Every autumn I plant up a collection of small, pretty pots with tiny bulbs. I love seeing bulbs such as scilla, crocus, and muscari in the garden but the weather often spoils the show. One spring the crocuses in my garden were flattened by heavy wind and rain, so I vowed that in the autumn I’d plant some in pots. Planting up some in the garden and others into pots, which overwinter in my greenhouse, hedges my bets, and protected from the rain and cold they tend to flower a little bit earlier than those planted outside, giving me an early display to enjoy.
The real delight of these pots is their portability, allowing me to bring plants like these indoors and enjoy them up close. As the flower buds start to emerge I can place them on my kitchen windowsill or my desk. It’s hard to get close to something that might only be 10cm tall when it’s growing in the garden. In a pot I can appreciate the tiny flowers in a different way. I can see the delicate markings on the petals and, best of all, I have discovered that many of the early-flowering bulbs are scented. These don’t tend to be fragrances which permeate a room, you need to get right into the flower to catch a whiff of the perfume, but it’s worth it.
This year’s bulb display includes Scilla siberica or the wood squill, which doesn’t, as its name would suggest, originate from Siberia, but from south-west Russia, the Caucasus and Turkey. The blue variety is the one you’ll have most likely seen growing alongside snowdrops, but I plumped for the white version, which I’m delighted to discover has a delicious honey fragrance too.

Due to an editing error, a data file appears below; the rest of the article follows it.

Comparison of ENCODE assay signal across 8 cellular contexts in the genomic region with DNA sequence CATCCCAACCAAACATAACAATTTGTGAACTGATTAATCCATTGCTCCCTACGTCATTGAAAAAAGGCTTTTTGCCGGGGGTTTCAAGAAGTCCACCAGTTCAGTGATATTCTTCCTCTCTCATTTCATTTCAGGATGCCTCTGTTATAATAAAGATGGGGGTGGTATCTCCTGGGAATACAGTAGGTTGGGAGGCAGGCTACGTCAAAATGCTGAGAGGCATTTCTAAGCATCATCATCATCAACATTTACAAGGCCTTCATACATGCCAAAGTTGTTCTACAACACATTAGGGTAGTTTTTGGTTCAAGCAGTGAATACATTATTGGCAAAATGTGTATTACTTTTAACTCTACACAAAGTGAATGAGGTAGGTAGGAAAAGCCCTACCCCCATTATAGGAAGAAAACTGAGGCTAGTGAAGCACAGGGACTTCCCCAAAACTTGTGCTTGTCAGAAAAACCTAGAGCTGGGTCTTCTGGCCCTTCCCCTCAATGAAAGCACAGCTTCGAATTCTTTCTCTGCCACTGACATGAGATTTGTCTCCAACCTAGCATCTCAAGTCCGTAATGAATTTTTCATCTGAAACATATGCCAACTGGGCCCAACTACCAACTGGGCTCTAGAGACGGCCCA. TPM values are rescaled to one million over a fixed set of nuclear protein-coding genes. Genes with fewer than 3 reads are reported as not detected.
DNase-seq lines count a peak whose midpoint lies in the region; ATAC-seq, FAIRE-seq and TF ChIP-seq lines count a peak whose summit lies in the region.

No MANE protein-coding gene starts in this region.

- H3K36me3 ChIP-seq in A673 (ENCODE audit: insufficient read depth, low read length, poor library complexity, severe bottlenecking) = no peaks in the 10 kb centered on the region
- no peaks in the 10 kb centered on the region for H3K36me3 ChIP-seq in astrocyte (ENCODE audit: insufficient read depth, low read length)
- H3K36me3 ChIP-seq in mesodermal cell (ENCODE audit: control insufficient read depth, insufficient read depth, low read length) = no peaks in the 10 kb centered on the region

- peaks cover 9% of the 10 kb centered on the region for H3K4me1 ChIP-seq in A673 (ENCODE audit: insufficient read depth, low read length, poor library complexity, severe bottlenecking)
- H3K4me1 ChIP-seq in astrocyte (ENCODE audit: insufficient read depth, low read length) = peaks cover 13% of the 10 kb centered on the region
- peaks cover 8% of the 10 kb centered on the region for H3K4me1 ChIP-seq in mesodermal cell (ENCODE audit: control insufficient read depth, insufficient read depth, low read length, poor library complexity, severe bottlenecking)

Muscari, otherwise known as grape hyacinths, do look like mini bunches of blue grapes. The dark- coloured blue varieties are most common, but, for something more unusual, I chose the heritage variety Muscari azureum with its powder blue flowers. You could also try the white-flowered ‘Siberian Tiger’ or the unusual ‘Golden Fragrance’ whose flowers are initially purple before fading to yellow. The latter has the added bonus of a gardenia-like scent. Both of these are on my list to order this autumn.
By growing a variety of bulbs that flower at different times you can have a long season of interest. In my greenhouse now there are shoots of fritillaries poking through, which will bloom from late March into April.
If you missed the chance to plant these bulbs last autumn take a look at your local garden centre which should have a great selection of potted bulbs in bloom. It’s a more expensive way to do it but they’ll bring instant colour and cheer. Use them to create a spring container by your front door or pop them in a pretty pot and bring indoors. When they’ve finished flowering plant out into your garden.